Cristiana Bottigella: How has the relationship between the artwork and the surrounding world changed in your work since the Mirroring Paintings?
Michelangelo Pistoletto: Since the early ‘60s the Mirroring Paintings (starting from 1962) placed the artwork in a dialogue with the viewer, the real space, the world and therefore with society. The roots of my entire path up to the present can actually be found in the first Mirroring Paintings. The traditional painting becomes a mirror, not metaphorically, as it truly becomes a direct mirror, a real mirror. This mirror originates and becomes necessary in the research of the selfidentification of myself as the artist. Therefore it is a work carried out on the self-portrait where the mirror is the protagonist because without the mirror, the artist can’t see himself. The self-portrait offers this possibility of self-representation of the artist.
However, traditionally in self-portraits, we see the artist always alone in the painting. Instead when the mirror incorporates itself in the painting, the artist’s self portrait opens itself to the presence of the viewer, to the presence of whole world, to the presence of everything happening in front of the painting; therefore the mirroring self portrait goes from being a place of solitude to a place of meeting, of exchange, of communication and of direct participation.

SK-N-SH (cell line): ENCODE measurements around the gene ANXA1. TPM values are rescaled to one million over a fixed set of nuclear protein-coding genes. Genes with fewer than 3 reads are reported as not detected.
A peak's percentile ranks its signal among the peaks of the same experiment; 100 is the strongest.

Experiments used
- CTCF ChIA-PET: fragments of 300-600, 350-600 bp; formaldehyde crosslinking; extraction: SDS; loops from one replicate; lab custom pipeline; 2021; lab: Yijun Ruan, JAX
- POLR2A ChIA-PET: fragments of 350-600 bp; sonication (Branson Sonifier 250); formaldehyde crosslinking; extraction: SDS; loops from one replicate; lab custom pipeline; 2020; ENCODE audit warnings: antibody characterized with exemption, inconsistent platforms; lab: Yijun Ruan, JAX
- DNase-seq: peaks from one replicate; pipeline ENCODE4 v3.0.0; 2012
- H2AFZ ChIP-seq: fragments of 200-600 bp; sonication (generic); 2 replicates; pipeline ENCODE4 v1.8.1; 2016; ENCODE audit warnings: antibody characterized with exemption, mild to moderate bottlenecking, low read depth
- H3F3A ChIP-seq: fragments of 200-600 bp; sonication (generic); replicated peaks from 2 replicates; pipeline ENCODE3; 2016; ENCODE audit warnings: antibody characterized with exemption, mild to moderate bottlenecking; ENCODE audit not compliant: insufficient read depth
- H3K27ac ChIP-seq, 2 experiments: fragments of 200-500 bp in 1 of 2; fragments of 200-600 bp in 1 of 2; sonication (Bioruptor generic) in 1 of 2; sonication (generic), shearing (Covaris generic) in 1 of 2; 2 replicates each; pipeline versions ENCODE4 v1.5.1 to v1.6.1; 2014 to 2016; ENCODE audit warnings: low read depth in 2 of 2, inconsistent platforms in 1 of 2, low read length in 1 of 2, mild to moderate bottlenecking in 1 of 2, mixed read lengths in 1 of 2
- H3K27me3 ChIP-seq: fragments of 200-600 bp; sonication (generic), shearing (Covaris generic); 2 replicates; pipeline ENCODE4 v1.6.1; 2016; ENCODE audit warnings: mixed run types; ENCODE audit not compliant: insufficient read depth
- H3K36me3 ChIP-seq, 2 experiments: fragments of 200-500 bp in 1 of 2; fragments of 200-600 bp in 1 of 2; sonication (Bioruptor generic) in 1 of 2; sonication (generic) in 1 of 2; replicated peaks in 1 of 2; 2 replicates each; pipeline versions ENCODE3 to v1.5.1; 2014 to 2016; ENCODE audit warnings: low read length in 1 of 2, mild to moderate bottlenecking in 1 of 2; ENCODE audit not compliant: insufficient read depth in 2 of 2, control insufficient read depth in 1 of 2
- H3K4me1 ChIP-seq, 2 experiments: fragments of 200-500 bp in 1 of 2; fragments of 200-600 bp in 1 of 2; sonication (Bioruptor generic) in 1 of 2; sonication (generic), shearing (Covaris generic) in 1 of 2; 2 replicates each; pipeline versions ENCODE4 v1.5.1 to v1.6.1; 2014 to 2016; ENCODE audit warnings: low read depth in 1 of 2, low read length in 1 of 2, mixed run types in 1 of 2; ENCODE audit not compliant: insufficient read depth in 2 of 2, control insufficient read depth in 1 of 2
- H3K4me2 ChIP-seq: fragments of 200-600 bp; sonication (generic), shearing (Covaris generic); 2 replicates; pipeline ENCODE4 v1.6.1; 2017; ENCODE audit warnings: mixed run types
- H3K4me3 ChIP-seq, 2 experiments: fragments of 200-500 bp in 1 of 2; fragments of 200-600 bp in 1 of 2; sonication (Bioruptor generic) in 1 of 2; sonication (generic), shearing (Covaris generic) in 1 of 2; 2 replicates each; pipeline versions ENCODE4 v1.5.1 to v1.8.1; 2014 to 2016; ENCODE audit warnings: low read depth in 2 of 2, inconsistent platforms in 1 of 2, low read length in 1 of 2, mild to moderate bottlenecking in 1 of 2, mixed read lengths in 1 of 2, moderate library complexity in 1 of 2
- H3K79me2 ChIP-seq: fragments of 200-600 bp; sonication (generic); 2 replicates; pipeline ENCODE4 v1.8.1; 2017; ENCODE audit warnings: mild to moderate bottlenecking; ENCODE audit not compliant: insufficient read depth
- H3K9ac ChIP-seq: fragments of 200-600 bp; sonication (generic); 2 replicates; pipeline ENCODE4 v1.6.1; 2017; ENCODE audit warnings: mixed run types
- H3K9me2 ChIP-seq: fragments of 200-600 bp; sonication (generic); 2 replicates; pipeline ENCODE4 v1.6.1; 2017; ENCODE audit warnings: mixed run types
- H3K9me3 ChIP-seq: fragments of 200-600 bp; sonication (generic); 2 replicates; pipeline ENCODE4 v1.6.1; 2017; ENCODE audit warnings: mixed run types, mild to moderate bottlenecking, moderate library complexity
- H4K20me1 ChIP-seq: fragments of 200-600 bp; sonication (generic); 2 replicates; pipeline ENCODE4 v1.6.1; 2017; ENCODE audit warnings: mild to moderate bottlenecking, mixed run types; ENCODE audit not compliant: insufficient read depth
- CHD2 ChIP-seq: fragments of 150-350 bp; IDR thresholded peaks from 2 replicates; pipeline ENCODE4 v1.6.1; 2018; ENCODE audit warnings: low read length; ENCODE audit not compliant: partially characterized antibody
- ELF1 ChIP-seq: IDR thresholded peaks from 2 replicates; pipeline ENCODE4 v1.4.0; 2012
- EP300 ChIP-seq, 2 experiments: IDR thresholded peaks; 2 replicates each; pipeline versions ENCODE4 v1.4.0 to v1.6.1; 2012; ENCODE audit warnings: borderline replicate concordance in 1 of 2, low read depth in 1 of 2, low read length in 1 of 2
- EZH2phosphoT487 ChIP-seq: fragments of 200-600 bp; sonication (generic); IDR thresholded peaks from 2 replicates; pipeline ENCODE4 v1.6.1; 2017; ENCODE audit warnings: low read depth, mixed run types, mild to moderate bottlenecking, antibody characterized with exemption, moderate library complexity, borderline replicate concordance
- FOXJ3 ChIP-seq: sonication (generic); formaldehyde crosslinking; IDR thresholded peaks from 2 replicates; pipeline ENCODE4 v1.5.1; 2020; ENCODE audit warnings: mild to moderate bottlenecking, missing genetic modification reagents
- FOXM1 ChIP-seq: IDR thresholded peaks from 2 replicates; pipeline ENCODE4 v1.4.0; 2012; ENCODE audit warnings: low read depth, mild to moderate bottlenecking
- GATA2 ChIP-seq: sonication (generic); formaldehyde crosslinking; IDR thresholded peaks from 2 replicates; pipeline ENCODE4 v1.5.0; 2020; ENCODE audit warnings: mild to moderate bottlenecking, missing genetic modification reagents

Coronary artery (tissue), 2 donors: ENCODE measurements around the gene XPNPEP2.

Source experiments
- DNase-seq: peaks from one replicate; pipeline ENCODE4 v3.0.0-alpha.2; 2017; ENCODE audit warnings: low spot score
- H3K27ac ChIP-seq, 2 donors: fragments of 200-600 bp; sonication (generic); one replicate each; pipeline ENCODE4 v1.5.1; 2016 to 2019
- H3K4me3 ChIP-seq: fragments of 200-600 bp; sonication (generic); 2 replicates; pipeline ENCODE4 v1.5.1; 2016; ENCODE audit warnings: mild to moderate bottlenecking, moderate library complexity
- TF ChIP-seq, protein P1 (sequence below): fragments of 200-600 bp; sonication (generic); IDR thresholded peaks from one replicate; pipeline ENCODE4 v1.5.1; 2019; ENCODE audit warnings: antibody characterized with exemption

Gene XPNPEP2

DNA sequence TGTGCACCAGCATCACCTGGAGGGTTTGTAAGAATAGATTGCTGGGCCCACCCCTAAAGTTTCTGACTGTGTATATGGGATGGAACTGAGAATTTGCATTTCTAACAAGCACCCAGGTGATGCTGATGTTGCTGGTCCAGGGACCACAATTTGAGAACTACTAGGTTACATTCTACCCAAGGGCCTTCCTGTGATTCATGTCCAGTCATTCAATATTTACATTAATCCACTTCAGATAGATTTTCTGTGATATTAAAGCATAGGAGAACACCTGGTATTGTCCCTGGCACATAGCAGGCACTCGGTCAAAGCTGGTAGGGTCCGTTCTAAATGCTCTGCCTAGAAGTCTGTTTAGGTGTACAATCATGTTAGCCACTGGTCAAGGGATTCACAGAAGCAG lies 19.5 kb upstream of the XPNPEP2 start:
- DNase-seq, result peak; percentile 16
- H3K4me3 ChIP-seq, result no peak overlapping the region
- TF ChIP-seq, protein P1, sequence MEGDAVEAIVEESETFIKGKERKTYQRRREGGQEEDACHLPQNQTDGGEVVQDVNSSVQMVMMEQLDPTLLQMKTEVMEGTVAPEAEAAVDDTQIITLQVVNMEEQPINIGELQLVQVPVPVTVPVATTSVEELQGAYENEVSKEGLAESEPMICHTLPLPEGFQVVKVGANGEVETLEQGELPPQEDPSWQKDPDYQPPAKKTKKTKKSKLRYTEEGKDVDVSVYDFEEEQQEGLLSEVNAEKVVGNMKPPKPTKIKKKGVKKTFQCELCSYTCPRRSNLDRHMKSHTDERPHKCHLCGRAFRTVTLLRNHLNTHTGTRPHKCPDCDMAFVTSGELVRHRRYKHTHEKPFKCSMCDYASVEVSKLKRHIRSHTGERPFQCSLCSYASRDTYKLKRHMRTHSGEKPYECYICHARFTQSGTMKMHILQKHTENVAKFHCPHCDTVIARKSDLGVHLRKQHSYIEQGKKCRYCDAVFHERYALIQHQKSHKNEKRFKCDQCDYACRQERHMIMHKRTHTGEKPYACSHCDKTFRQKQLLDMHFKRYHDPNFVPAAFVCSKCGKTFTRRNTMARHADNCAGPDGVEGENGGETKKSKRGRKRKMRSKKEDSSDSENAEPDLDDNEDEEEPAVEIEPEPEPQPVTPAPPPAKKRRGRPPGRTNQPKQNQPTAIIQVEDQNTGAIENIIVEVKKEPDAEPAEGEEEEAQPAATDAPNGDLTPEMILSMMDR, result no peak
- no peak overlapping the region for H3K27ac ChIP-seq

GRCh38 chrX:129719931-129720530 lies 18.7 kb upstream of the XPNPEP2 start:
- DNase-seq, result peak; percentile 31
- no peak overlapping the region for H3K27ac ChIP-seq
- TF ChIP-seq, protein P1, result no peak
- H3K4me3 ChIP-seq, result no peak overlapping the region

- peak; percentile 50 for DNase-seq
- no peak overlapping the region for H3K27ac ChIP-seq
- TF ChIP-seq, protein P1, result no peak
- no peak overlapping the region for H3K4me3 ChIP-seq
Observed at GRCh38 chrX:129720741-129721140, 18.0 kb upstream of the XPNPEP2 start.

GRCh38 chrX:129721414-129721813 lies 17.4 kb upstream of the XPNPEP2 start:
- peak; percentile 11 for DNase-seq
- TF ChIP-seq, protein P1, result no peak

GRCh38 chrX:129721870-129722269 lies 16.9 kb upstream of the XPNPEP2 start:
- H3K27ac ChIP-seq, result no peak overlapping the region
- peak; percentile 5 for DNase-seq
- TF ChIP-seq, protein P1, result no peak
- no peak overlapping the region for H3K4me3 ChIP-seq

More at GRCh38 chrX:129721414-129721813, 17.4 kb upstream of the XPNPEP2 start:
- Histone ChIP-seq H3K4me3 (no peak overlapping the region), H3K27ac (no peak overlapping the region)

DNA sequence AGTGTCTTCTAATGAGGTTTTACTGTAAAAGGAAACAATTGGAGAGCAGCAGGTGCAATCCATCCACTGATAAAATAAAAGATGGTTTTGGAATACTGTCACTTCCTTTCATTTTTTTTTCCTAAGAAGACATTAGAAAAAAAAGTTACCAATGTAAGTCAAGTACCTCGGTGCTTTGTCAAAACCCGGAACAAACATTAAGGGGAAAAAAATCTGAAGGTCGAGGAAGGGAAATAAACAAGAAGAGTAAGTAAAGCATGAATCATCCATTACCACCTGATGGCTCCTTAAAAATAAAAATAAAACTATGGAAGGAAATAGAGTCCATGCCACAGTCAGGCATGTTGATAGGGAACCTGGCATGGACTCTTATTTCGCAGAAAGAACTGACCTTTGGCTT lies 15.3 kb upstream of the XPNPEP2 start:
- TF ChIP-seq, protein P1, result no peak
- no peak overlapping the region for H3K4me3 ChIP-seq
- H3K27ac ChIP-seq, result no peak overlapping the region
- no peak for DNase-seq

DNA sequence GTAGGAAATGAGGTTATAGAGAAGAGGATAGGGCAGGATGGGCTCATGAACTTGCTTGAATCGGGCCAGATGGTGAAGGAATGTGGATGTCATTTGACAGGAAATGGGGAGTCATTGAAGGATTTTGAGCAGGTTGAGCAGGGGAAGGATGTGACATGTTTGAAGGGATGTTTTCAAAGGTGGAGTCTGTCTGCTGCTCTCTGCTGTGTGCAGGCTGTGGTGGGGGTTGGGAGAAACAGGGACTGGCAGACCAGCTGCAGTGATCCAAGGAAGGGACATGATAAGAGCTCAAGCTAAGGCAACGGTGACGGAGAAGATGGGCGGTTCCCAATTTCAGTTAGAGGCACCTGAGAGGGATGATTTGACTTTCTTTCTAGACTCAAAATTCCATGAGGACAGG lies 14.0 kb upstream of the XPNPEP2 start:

[MP] In the Mirroring Painting happens the identification of one’s self and, at the same time, the identification of the world. The fourth dimension, the “time” is also protagonist in the mirror. In the Mirroring Paintings past, present and future coexist.
The successive step was the translation of the meaning of the Mirroring Paintings into reality that is the passage from virtual to real. The Mirroring Paintings absorb the real and bring it into the virtual. The subsequent work transfers the meaning that the real is assumed in the virtual, bringing it to practical life in the three-dimensionality of life.
The experience of the rapport between those who watch and those who surround, the experience of the rapport between past and future, an objective vision of time, the dynamic of becoming, were translated in a series of works that I called Minus Objects (1965-66).
Minus Objects because each of them is the embodiment of a specific moment. Reality is different in every moment and is ever changing: each work expresses a situation that is different from the one that precedes it, and the one that will follow it. The dynamics of time transformed themselves into the dynamics of differences.
[MP] The Minus Objects became a true and actual definition of the phenomenon of difference. The Objects are created through a work process based on spontaneity and present context. These works are all different from one another as if they came from various artists collected in an exhibition, this infringes upon the norm that every artist must be stylistically consistent.
The universe is fertile with unexpressed possibilities that little by little, day by day, second by second concretise themselves. The mind itself is a small universe of possibilities of which only some are expressed and realized. Each object which is born, is the totality of possibilities minus that possibility that is no longer a possibility but instead a reality. It is the whole minus one, the realised object. The sum then happens through proximity of subtractions and through accumulation of subtractions.